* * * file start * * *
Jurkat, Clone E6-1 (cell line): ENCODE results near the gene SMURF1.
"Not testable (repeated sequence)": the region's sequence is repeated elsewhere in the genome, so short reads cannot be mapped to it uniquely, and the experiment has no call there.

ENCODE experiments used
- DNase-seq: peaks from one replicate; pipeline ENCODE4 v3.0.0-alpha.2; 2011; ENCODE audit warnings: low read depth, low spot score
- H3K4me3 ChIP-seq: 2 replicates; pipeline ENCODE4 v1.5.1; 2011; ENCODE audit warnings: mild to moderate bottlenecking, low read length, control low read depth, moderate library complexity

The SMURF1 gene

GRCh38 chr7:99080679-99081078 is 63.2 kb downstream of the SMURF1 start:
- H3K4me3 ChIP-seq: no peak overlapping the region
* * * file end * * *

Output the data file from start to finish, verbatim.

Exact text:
Jurkat, Clone E6-1 (cell line): ENCODE results near the gene SMURF1.
"Not testable (repeated sequence)": the region's sequence is repeated elsewhere in the genome, so short reads cannot be mapped to it uniquely, and the experiment has no call there.

ENCODE experiments used
- DNase-seq: peaks from one replicate; pipeline ENCODE4 v3.0.0-alpha.2; 2011; ENCODE audit warnings: low read depth, low spot score
- H3K4me3 ChIP-seq: 2 replicates; pipeline ENCODE4 v1.5.1; 2011; ENCODE audit warnings: mild to moderate bottlenecking, low read length, control low read depth, moderate library complexity

The SMURF1 gene

GRCh38 chr7:99080679-99081078 is 63.2 kb downstream of the SMURF1 start:
- H3K4me3 ChIP-seq: no peak overlapping the region